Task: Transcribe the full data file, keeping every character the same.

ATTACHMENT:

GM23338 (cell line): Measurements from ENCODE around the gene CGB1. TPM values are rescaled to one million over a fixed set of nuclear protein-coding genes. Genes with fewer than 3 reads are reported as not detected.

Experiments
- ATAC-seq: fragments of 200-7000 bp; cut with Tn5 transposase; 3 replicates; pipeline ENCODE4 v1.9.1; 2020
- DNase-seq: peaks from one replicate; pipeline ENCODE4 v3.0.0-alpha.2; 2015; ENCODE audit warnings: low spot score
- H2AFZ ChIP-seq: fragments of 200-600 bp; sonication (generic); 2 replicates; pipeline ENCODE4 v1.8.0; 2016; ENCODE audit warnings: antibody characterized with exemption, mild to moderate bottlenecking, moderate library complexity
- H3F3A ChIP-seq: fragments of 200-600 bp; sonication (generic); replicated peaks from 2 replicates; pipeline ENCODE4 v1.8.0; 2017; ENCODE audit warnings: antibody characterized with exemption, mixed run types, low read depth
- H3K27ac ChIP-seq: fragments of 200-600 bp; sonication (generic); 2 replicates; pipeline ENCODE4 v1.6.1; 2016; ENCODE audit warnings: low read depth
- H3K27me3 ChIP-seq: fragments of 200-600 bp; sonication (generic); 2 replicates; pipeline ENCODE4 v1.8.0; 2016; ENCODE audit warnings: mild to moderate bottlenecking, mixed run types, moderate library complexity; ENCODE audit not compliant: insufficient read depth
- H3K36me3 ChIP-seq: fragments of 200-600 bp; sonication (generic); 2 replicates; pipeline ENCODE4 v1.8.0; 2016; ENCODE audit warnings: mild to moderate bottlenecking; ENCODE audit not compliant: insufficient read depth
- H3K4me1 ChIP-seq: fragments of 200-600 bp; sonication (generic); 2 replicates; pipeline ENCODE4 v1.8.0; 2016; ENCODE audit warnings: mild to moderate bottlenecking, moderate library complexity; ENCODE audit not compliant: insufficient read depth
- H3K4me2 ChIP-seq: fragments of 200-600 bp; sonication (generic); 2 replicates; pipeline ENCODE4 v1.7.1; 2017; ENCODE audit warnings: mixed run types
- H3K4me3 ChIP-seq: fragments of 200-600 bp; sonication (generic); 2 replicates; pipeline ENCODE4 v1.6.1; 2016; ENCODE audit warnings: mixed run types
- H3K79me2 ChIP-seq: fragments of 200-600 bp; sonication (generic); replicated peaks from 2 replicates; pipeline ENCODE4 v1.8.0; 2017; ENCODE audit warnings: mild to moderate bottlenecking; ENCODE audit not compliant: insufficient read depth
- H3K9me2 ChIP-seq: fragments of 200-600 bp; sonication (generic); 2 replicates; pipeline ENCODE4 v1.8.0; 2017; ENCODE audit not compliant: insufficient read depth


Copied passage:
GM23338 (cell line): Measurements from ENCODE around the gene CGB1. TPM values are rescaled to one million over a fixed set of nuclear protein-coding genes. Genes with fewer than 3 reads are reported as not detected.

Experiments
- ATAC-seq: fragments of 200-7000 bp; cut with Tn5 transposase; 3 replicates; pipeline ENCODE4 v1.9.1; 2020
- DNase-seq: peaks from one replicate; pipeline ENCODE4 v3.0.0-alpha.2; 2015; ENCODE audit warnings: low spot score
- H2AFZ ChIP-seq: fragments of 200-600 bp; sonication (generic); 2 replicates; pipeline ENCODE4 v1.8.0; 2016; ENCODE audit warnings: antibody characterized with exemption, mild to moderate bottlenecking, moderate library complexity
- H3F3A ChIP-seq: fragments of 200-600 bp; sonication (generic); replicated peaks from 2 replicates; pipeline ENCODE4 v1.8.0; 2017; ENCODE audit warnings: antibody characterized with exemption, mixed run types, low read depth
- H3K27ac ChIP-seq: fragments of 200-600 bp; sonication (generic); 2 replicates; pipeline ENCODE4 v1.6.1; 2016; ENCODE audit warnings: low read depth
- H3K27me3 ChIP-seq: fragments of 200-600 bp; sonication (generic); 2 replicates; pipeline ENCODE4 v1.8.0; 2016; ENCODE audit warnings: mild to moderate bottlenecking, mixed run types, moderate library complexity; ENCODE audit not compliant: insufficient read depth
- H3K36me3 ChIP-seq: fragments of 200-600 bp; sonication (generic); 2 replicates; pipeline ENCODE4 v1.8.0; 2016; ENCODE audit warnings: mild to moderate bottlenecking; ENCODE audit not compliant: insufficient read depth
- H3K4me1 ChIP-seq: fragments of 200-600 bp; sonication (generic); 2 replicates; pipeline ENCODE4 v1.8.0; 2016; ENCODE audit warnings: mild to moderate bottlenecking, moderate library complexity; ENCODE audit not compliant: insufficient read depth
- H3K4me2 ChIP-seq: fragments of 200-600 bp; sonication (generic); 2 replicates; pipeline ENCODE4 v1.7.1; 2017; ENCODE audit warnings: mixed run types
- H3K4me3 ChIP-seq: fragments of 200-600 bp; sonication (generic); 2 replicates; pipeline ENCODE4 v1.6.1; 2016; ENCODE audit warnings: mixed run types
- H3K79me2 ChIP-seq: fragments of 200-600 bp; sonication (generic); replicated peaks from 2 replicates; pipeline ENCODE4 v1.8.0; 2017; ENCODE audit warnings: mild to moderate bottlenecking; ENCODE audit not compliant: insufficient read depth
- H3K9me2 ChIP-seq: fragments of 200-600 bp; sonication (generic); 2 replicates; pipeline ENCODE4 v1.8.0; 2017; ENCODE audit not compliant: insufficient read depth